In college town, St. Dominic touts faith and formation

| January 19, 2016 | 0 Comments
Preschooler Madilyn Terpstra looks up from her coloring work at St. Dominic School in Northfield. Bob Zyskowski/The Catholic Spirit

Preschooler Madilyn Terpstra looks up from her coloring work at St. Dominic School in Northfield. Bob Zyskowski/The Catholic Spirit

Forty miles south of the Twin Cities in Northfield, between St. Olaf College on one side of the Cannon River and Carleton College on the other, a small Catholic grade school is “holding strong” and “overall doing well.”

That’s Vicki Kalina Marvin’s analysis of St. Dominic School.

She loves the place.

Although she’s in her 10th year as the school’s principal, she’s spent a good portion of her life there.

“I graduated from here, taught here for five years, and I’ve been a parent of students here,” Marvin said. “One of my former teachers is still teaching here, and one of my former students is a teacher here now. It’s an important place to me.”

On a cloudy fall day, sixth-grader Olivia Hubers and fifth-grader Charlie Monahan — members of the elite Student Action Leadership Team — comfortably tell a visitor about their school.

“We get to learn about God,” Hubers said. “It’s a great opportunity for us to learn about our faith.”

Teacher Janet Sletten, in her 38th year at St. Dominic, talks with pride about the school’s reading enrichment program. “It’s enrichment at both ends of the spectrum,” she pointed out. “Kids have needs at both ends.”

Another of the school’s strengths comes in the form of volunteers such as Kim Bobert, who continues to help in the school library although she no longer has children attending St. Dominic.

“When my son left to go to the public high school, I stayed,” Bobert said with a smile.

She’s been volunteering for 10 years. She thinks so highly of the school “because of the relationships kids form with the teachers and their classmates,” she said. “Even today, my son’s best friends are the guys he went to school with at St. Dominic.”

Enrollment challenges

The rootedness that drew Marvin back to serve as
St. Dominic’s principal — as well as her leadership in incorporating a focus on student progress throughout the year, not just at report card time — do not come without a healthy sense of realism.

Keeping a small Catholic school strong isn’t easy, Marvin acknowledged.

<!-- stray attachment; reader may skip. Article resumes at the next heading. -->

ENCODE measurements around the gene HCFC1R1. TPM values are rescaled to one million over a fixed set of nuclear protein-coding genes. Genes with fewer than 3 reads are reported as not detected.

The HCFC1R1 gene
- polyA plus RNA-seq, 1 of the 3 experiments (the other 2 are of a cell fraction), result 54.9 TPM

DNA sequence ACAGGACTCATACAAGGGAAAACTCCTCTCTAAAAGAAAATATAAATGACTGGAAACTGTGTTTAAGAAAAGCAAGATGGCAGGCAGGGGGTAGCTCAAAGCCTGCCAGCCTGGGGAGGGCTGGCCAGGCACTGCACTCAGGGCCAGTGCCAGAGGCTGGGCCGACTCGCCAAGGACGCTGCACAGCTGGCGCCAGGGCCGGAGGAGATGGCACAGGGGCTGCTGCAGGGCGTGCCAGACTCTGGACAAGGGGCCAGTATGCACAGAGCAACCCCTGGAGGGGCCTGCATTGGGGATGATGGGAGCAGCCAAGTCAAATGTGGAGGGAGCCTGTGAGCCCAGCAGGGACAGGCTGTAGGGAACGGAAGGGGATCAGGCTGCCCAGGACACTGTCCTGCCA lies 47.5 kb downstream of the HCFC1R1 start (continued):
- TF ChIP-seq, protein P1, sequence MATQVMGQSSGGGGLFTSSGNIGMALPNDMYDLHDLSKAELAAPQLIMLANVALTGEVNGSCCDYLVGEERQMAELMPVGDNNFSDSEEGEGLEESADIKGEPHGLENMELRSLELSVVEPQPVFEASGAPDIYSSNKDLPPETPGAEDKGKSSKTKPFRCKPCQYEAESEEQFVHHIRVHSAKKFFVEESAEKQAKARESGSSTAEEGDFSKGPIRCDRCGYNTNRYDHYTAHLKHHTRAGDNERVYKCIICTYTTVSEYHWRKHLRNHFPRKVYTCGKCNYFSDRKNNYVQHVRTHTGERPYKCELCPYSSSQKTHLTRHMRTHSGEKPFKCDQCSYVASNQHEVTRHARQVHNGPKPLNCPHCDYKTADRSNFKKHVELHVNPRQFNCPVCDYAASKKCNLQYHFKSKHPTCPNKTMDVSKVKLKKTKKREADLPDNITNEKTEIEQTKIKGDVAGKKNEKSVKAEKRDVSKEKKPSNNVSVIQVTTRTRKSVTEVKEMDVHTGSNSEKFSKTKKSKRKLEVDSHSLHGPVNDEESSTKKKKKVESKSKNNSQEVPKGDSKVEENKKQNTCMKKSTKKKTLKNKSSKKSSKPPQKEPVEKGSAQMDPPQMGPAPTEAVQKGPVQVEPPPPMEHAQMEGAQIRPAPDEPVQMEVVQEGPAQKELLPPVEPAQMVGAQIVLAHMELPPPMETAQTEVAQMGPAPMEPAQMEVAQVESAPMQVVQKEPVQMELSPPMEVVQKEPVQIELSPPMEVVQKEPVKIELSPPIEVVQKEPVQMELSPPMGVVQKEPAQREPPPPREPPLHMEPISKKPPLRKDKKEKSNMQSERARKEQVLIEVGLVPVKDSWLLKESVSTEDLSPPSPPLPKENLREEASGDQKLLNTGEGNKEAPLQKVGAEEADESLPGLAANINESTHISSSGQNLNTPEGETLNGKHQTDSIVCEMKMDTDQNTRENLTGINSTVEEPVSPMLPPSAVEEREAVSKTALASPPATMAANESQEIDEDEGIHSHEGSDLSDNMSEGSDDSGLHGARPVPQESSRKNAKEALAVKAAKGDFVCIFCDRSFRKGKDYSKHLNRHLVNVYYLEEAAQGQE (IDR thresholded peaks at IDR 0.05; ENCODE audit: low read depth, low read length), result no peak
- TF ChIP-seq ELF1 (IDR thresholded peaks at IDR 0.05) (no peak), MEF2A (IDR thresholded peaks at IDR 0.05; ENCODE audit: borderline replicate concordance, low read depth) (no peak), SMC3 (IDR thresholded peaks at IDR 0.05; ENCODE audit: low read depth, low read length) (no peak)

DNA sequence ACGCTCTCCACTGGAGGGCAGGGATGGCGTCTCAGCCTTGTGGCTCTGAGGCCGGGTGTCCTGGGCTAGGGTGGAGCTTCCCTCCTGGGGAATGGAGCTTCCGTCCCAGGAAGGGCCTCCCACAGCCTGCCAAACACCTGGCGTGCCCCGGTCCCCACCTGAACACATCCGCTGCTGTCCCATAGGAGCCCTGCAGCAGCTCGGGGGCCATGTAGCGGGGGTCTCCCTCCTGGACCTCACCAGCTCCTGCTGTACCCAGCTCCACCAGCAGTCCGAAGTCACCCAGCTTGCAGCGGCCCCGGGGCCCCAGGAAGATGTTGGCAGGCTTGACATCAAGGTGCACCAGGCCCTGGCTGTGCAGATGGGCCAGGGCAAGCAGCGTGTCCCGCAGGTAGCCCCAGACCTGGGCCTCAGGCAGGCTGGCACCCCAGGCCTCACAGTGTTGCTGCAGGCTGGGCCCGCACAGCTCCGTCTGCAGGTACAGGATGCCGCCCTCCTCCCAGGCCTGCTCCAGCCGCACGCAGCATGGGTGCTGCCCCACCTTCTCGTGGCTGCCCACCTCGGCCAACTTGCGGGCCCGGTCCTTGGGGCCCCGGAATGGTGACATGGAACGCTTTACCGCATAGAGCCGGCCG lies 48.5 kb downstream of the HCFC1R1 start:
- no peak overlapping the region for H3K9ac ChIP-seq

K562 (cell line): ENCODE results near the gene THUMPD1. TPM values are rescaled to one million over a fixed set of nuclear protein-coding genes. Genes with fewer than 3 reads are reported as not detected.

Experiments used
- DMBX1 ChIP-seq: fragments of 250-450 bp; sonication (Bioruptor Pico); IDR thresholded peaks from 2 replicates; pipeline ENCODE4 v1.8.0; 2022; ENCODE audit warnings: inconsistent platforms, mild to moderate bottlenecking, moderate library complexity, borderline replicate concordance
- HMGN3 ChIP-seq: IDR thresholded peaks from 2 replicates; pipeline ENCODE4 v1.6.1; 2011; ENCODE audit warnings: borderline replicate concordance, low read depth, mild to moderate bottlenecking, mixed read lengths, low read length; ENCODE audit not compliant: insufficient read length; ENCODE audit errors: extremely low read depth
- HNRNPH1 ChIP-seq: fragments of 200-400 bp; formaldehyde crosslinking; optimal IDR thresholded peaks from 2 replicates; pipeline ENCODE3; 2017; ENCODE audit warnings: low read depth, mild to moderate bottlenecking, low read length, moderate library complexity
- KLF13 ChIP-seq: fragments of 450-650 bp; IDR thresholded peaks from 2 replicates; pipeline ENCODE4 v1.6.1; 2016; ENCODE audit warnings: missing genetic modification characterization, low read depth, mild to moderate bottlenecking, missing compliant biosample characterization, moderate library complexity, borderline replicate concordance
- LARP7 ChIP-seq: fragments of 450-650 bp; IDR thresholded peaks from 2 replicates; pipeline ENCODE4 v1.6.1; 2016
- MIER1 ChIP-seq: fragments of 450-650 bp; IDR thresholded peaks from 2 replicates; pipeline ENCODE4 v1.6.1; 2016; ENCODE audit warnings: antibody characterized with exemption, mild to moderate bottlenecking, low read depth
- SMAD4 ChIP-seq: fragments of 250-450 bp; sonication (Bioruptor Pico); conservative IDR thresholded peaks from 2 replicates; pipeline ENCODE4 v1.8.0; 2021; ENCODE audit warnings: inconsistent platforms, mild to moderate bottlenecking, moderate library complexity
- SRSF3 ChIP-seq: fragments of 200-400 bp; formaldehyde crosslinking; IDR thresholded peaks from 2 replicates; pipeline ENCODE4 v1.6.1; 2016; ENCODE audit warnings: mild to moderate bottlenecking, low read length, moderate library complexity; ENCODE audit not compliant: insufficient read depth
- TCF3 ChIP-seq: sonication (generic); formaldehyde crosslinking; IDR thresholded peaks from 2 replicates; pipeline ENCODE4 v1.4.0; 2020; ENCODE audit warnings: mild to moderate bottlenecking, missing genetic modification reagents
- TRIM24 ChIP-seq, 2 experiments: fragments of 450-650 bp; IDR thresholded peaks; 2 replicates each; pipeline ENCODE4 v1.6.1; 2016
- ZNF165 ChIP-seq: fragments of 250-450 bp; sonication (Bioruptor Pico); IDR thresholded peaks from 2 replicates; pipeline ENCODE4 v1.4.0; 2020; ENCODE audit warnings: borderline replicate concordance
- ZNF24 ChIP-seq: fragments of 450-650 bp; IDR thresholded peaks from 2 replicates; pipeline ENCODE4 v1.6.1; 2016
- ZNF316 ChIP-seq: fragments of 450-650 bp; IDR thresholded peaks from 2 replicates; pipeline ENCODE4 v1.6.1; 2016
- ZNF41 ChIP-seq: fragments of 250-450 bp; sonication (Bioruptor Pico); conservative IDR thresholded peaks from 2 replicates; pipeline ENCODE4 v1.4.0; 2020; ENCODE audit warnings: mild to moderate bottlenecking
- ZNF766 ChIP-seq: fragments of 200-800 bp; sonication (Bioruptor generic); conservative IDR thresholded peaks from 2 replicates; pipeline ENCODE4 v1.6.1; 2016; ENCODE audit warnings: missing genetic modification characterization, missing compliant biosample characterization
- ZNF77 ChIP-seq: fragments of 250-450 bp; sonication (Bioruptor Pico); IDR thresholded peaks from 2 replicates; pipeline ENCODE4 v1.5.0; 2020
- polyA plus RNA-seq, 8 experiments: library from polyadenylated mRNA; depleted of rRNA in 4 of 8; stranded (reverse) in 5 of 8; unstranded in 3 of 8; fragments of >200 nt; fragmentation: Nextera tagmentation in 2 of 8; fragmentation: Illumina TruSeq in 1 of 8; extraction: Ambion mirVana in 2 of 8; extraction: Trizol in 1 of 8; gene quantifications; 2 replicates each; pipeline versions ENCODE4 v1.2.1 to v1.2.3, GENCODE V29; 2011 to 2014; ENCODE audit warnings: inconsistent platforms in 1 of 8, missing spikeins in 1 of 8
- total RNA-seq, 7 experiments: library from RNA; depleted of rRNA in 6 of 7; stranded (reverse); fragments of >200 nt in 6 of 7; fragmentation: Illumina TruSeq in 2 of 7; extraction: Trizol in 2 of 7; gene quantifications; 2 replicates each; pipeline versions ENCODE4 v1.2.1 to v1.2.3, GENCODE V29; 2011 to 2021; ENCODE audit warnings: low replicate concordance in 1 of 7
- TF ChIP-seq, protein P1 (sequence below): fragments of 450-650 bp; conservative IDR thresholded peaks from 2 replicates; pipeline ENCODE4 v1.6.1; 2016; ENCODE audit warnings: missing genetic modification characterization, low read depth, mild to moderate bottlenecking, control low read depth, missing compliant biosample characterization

“We battle enrollment all the time,” she said. “People don’t look to Catholic schools to be a safe place or a better education than a public school anymore.”

To work on enrollment and retention, “we compete differently,” she said. “We have to focus on the faith piece and character development.

“There’s a focus on education in Northfield,” she added, nodding to residents of the college town.

St. Dominic’s small size allows for a certain intimacy, she said.

“It gives us the ability to get to know kids and be flexible in caring and providing different things in ways larger schools can’t,” she said. “The difference here is that you know everybody has common values. Our core values are shared, we have the same beliefs, and that’s across our entire community.”

Although St. Dominic’s enrollment has gone up and down over the years, this year the school gained eight students, raising enrollment to 131 in kindergarten through eighth grade. The preschool is nearly full with children from several new families, which Marvin sees as a good sign for coming years.

But the cost of tuition is definitely a barrier for some families, she said. “Money is a big challenge for people. When you have more than one child, it adds up. It’s a significant payment,” she admitted.

The budget, then, is another challenge. Salaries were frozen this year, and they were already about 75 percent of salaries in the area’s public school systems, Marvin said.

“We ask a lot,” she said. “Everyone takes on multiple roles here, and that wears people out — parents and teachers.

“We’re always trying to pull in dollars without asking our parents for it,” Marvin said. “Even with fundraisers, we’re asking from the same pool of families.”

Thankfully, St. Dominic’s staff is committed and grateful for the other benefits of being part of a supportive community, Marvin said.

“I’m lucky as an administrator,” she added. “I have teachers who give their all every day.

“Sometimes things are hard here, but we do hard things together, and that’s why it’s so rewarding.”

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Category: Catholic Education